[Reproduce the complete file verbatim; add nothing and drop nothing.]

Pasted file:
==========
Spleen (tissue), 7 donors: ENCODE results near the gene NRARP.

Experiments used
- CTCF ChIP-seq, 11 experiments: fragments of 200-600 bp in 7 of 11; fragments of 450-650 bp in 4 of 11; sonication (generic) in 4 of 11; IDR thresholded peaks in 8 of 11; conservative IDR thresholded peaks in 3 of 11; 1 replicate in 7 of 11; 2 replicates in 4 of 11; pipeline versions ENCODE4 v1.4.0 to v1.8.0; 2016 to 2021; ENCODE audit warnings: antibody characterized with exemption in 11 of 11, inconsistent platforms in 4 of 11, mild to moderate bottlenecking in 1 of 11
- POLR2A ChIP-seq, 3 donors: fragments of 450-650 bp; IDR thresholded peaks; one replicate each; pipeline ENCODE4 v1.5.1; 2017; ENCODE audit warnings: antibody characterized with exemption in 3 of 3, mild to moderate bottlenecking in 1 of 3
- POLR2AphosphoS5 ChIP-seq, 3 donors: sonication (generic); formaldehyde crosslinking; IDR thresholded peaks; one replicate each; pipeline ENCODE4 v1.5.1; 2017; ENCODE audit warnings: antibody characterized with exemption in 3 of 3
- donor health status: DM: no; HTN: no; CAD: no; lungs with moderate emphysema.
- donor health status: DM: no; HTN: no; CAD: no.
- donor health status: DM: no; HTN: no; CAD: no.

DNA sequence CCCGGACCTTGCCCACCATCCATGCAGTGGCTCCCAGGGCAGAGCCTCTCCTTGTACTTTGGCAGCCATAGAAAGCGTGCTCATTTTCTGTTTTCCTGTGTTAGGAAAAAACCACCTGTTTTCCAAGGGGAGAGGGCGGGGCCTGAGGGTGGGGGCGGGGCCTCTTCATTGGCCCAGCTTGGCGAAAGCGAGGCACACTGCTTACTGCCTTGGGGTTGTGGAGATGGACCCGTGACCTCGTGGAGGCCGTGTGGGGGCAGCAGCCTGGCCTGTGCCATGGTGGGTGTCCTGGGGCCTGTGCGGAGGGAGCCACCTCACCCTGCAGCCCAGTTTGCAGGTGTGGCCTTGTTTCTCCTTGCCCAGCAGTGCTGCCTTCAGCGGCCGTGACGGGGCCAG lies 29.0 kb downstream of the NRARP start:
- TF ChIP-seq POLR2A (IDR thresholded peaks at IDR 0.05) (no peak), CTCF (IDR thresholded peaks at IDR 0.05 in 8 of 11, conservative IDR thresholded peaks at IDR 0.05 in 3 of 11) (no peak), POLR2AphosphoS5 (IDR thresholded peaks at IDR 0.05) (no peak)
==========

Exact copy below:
Spleen (tissue), 7 donors: ENCODE results near the gene NRARP.

Experiments used
- CTCF ChIP-seq, 11 experiments: fragments of 200-600 bp in 7 of 11; fragments of 450-650 bp in 4 of 11; sonication (generic) in 4 of 11; IDR thresholded peaks in 8 of 11; conservative IDR thresholded peaks in 3 of 11; 1 replicate in 7 of 11; 2 replicates in 4 of 11; pipeline versions ENCODE4 v1.4.0 to v1.8.0; 2016 to 2021; ENCODE audit warnings: antibody characterized with exemption in 11 of 11, inconsistent platforms in 4 of 11, mild to moderate bottlenecking in 1 of 11
- POLR2A ChIP-seq, 3 donors: fragments of 450-650 bp; IDR thresholded peaks; one replicate each; pipeline ENCODE4 v1.5.1; 2017; ENCODE audit warnings: antibody characterized with exemption in 3 of 3, mild to moderate bottlenecking in 1 of 3
- POLR2AphosphoS5 ChIP-seq, 3 donors: sonication (generic); formaldehyde crosslinking; IDR thresholded peaks; one replicate each; pipeline ENCODE4 v1.5.1; 2017; ENCODE audit warnings: antibody characterized with exemption in 3 of 3
- donor health status: DM: no; HTN: no; CAD: no; lungs with moderate emphysema.
- donor health status: DM: no; HTN: no; CAD: no.
- donor health status: DM: no; HTN: no; CAD: no.

DNA sequence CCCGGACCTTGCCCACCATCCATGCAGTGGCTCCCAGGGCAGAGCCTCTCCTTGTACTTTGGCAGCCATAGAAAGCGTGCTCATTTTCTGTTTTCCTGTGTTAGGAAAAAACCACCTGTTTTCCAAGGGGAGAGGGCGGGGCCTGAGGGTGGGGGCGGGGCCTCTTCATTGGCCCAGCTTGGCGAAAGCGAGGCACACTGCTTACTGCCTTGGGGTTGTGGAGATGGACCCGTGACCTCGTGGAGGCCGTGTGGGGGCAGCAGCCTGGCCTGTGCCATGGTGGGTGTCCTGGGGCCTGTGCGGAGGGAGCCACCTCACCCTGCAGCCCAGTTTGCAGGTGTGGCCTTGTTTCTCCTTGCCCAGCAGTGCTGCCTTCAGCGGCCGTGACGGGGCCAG lies 29.0 kb downstream of the NRARP start:
- TF ChIP-seq POLR2A (IDR thresholded peaks at IDR 0.05) (no peak), CTCF (IDR thresholded peaks at IDR 0.05 in 8 of 11, conservative IDR thresholded peaks at IDR 0.05 in 3 of 11) (no peak), POLR2AphosphoS5 (IDR thresholded peaks at IDR 0.05) (no peak)